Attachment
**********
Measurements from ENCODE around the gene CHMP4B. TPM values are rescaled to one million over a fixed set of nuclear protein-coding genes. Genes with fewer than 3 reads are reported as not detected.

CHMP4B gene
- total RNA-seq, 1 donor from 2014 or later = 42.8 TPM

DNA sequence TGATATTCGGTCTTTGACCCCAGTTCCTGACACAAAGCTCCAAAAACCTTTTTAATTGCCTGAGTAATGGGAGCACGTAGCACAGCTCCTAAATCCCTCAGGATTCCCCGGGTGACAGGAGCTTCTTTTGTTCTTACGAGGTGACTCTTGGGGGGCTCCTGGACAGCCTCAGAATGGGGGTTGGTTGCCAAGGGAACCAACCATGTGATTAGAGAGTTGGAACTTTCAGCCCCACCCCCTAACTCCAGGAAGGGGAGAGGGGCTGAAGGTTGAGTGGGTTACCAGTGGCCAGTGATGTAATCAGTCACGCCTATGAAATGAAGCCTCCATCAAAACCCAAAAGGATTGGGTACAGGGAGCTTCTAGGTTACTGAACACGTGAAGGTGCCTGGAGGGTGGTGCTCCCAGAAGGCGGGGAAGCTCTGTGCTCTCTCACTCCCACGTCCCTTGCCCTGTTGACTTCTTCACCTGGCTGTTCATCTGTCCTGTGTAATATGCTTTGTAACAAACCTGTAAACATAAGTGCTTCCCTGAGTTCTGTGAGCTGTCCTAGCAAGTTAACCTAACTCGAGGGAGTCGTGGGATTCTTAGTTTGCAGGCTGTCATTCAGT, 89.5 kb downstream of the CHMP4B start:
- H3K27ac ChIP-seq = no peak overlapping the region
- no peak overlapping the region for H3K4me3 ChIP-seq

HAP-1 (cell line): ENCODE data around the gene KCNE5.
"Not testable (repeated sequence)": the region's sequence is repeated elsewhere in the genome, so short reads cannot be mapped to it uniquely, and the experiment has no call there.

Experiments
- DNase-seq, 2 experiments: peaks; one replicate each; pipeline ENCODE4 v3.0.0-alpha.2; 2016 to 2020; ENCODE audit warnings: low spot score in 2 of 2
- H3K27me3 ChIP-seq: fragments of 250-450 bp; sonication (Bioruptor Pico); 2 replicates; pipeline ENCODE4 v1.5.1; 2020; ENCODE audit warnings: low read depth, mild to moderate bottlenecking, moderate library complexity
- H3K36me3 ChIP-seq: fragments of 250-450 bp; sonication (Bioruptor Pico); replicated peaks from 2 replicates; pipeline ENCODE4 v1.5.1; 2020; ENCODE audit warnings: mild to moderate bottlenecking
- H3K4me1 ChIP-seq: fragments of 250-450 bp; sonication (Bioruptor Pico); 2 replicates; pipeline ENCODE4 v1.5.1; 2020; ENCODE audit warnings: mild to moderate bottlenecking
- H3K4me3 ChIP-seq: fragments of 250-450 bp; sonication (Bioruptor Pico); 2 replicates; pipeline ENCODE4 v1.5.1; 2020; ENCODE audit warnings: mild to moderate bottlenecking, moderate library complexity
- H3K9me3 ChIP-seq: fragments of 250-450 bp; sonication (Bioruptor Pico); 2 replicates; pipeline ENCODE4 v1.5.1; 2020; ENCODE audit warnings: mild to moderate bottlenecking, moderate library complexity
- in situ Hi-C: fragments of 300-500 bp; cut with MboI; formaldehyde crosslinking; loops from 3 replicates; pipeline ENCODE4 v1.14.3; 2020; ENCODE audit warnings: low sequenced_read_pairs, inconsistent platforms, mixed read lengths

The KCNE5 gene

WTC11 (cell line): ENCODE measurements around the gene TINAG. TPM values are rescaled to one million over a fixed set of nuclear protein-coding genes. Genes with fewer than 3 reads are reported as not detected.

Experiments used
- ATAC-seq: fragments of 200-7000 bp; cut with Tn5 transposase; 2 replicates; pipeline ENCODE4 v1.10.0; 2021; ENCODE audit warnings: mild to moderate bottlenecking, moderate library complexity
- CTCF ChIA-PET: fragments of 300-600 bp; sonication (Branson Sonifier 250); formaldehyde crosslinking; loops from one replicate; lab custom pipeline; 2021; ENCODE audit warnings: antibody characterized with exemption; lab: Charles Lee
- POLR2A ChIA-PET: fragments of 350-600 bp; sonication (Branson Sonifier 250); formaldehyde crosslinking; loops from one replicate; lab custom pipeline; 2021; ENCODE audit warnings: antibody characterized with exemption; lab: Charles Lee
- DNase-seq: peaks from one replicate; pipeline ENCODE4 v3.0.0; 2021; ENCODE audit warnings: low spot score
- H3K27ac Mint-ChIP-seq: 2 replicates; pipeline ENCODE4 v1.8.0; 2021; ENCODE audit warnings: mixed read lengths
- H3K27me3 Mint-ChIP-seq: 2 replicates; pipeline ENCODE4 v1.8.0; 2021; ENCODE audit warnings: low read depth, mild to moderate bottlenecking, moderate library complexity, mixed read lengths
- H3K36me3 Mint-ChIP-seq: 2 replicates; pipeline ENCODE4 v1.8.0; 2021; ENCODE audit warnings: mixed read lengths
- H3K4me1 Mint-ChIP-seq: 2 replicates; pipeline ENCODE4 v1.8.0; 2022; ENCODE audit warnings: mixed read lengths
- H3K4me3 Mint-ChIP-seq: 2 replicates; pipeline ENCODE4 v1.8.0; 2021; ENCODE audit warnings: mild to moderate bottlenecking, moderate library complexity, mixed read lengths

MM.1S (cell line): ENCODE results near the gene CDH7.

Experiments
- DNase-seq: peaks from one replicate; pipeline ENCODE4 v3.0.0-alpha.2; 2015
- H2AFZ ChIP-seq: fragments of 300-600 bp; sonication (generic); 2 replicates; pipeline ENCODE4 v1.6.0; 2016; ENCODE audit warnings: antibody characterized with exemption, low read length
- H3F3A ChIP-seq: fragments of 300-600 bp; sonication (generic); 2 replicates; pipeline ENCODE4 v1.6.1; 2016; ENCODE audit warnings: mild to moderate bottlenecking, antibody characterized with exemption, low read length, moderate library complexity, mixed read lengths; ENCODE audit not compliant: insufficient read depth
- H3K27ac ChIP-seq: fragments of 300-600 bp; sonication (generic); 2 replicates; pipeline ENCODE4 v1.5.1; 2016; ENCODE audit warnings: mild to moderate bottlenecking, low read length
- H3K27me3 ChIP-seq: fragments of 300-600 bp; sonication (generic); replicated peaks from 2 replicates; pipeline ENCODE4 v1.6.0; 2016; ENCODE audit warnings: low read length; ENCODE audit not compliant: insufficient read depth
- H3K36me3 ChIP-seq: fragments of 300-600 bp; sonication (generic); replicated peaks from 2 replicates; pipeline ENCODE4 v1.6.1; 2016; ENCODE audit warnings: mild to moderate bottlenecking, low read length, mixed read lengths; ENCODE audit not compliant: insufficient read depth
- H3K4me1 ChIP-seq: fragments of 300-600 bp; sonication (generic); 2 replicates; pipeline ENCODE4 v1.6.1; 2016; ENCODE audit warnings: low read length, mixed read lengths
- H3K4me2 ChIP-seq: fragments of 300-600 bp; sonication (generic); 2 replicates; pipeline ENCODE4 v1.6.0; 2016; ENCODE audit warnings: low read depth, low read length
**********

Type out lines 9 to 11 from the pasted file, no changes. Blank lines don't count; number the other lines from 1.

Experiments
- DNase-seq, 2 experiments: peaks; one replicate each; pipeline ENCODE4 v3.0.0-alpha.2; 2016 to 2020; ENCODE audit warnings: low spot score in 2 of 2
- H3K27me3 ChIP-seq: fragments of 250-450 bp; sonication (Bioruptor Pico); 2 replicates; pipeline ENCODE4 v1.5.1; 2020; ENCODE audit warnings: low read depth, mild to moderate bottlenecking, moderate library complexity